Over the past two days there has been an increasing amount of attention given to a tropical disturbance that is expected to make landfall on the upper Texas Coast or Louisiana by the end of the week.
StormGeo is currently referring to the storm as Disturbance 12, but it is likely that it will become Tropical Storm Barry. However, the disturbance is unusual in that it is:
What's going on?
It’s not unusual for tropical systems to get their start over land as low pressure systems. While over land, these systems are typically not referred to as tropical. As the system moves over the warm waters of an ocean, they can develop into tropical disturbances. These systems of atmospheric instability draw energy from the warmth of the water, allowing the circulation to grow into a disturbance, depression, tropical storm or hurricane. Some examples of this are:
These storms were not classified as tropical systems until they moved over water and began to take on tropical characteristics.
All computer models and StormGeo’s tropical meteorologists are confident that Disturbance 12 will move southward across Georgia towards the Gulf of Mexico, where it will become a tropical storm. However, there is currently no system—tropical or otherwise, meaning there is quite a bit of uncertainty as to what exactly will happen with the disturbance. How strong it will be? When and where will it make landfall? How much rainfall will there be? These questions cannot currently be definitively answered.
Another unusual factor of Disturbance 12, especially compared to the storms from 1983 and 1943, is the high level and speed of modern communication, as well as the vast amount of available weather data. Although the future tropical storm is currently just an indication on computer models, the storm is already well-advertised. As a science, meteorology has developed dramatically in the past few decades, but so too, has social media. In the past, meteorologists would sit on a hunch for a day or two while waiting for the next set of data or run of the models to increase their confidence.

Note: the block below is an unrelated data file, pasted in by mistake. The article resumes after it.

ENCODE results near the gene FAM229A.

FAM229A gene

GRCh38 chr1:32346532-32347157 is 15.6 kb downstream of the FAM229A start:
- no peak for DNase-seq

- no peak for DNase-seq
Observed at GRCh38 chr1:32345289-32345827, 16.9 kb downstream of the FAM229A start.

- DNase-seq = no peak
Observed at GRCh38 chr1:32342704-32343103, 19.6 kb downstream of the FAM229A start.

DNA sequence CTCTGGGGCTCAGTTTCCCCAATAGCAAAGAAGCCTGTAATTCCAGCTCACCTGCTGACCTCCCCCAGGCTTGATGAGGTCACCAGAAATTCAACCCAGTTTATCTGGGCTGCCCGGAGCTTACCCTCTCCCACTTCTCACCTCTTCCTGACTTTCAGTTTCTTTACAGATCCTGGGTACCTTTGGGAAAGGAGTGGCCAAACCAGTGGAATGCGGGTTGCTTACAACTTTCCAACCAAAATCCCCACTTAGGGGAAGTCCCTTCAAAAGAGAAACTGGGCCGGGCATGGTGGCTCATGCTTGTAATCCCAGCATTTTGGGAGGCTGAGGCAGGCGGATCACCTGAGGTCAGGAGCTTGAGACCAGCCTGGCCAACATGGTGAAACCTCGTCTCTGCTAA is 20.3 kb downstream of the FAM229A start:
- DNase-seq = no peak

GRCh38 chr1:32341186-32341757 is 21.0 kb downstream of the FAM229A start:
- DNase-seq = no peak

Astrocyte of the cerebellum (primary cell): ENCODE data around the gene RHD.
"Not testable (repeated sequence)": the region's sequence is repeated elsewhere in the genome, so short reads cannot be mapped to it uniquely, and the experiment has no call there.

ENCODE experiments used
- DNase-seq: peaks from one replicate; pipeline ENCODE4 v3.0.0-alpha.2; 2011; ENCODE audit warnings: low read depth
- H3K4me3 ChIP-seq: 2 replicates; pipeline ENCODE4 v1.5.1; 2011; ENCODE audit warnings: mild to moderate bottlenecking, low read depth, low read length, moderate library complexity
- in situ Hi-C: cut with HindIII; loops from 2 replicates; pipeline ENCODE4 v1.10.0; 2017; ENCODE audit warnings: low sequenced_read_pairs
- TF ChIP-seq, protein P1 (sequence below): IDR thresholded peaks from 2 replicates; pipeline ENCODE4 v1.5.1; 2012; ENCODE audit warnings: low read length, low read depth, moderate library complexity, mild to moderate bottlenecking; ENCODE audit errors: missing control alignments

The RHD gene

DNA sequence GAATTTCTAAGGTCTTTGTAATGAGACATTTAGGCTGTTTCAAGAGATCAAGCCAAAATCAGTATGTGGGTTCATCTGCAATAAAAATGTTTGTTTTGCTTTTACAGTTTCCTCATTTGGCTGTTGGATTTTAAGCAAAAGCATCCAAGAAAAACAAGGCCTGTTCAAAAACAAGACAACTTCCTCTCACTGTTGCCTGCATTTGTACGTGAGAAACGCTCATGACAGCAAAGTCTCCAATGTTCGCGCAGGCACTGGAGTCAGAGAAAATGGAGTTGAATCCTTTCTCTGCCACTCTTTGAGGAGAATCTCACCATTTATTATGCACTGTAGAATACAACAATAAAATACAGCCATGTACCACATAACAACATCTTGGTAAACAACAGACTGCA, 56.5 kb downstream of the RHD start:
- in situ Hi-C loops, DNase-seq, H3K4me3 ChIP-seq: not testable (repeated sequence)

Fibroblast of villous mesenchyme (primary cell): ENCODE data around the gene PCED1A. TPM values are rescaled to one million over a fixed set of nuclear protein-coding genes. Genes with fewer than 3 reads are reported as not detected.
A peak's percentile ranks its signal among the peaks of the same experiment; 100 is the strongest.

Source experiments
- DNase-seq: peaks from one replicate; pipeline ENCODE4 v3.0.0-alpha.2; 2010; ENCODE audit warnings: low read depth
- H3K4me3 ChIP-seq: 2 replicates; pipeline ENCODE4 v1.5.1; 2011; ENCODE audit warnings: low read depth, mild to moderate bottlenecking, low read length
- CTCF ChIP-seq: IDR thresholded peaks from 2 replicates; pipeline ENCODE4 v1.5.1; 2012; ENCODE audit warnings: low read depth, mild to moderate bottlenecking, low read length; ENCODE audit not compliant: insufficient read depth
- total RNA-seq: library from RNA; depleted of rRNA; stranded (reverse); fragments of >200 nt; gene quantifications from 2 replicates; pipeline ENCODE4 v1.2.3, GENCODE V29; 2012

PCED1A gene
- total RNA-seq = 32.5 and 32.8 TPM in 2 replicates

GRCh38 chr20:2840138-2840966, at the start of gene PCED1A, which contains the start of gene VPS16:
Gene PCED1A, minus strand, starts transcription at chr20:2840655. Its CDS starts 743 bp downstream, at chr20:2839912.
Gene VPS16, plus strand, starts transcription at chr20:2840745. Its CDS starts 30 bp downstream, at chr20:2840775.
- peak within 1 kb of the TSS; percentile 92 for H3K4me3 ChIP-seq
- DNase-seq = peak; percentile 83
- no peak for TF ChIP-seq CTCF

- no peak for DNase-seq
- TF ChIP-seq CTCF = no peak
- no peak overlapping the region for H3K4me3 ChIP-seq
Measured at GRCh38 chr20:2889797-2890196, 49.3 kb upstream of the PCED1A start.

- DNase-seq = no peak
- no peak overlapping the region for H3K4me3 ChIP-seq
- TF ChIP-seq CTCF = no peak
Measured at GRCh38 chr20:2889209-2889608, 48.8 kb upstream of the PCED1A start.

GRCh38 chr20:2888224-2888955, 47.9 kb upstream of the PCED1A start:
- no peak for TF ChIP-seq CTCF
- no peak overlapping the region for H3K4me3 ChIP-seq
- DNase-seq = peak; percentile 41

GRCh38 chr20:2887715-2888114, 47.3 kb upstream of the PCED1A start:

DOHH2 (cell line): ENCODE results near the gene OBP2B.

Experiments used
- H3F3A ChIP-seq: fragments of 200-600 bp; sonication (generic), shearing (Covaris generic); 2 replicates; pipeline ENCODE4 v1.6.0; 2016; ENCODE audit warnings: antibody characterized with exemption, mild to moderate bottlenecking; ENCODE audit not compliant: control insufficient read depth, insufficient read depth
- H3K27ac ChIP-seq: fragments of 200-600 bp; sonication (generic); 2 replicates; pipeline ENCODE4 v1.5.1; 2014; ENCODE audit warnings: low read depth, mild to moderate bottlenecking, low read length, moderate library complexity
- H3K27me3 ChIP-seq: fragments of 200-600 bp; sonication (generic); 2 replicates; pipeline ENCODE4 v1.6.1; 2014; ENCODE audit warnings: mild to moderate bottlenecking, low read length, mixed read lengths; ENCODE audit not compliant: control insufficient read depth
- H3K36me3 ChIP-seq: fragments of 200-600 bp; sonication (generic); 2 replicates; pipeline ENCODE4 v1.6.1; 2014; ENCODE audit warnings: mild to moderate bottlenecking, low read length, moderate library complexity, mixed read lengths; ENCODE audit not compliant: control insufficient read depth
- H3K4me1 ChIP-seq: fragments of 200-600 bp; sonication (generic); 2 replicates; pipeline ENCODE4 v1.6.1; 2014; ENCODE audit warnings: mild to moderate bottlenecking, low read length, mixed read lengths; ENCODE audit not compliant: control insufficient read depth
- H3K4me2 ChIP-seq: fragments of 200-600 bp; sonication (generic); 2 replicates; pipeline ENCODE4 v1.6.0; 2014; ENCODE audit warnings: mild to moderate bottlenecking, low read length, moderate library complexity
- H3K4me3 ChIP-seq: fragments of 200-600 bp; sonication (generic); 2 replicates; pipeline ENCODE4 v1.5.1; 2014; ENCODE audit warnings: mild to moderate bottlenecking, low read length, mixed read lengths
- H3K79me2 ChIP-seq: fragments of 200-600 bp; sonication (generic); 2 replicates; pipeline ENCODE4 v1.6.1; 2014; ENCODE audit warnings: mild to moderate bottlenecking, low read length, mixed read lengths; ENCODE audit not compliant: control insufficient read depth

Today’s advances in technology allow a wider array of people – smaller weather organizations, amateur meteorologists and hobbyist – to have access to advanced weather data in addition to the pros. In the age of social media, all of these voices are contributing their opinions and forecasts in an attempt to boost followers and shares. With so much data and opinions available there is the possibility that the forecast can become diluted or lead to hype. It also has enabled us to give greater warning time, allowing people to prepare their homes and businesses, or even evacuate if necessary.
With this in mind, it’s easy to understand how a system that is only just starting to develop—and is far from any ocean—is already being called a tropical disturbance.
StormGeo's lead forecaster, Chris Hebert provides the forecast for the 2023 Northwest Pacific Typhoon Season.Shipping | Oil & Gas | Renewables & Energy Markets | Other Industries
In this regularly updated forecast, StormGeo's Hurricane Forecasting team looks at current conditions across the Atlantic and Pacific as well as long-range patterns to identify...Shipping | Oil & Gas | Renewables & Energy Markets | Other Industries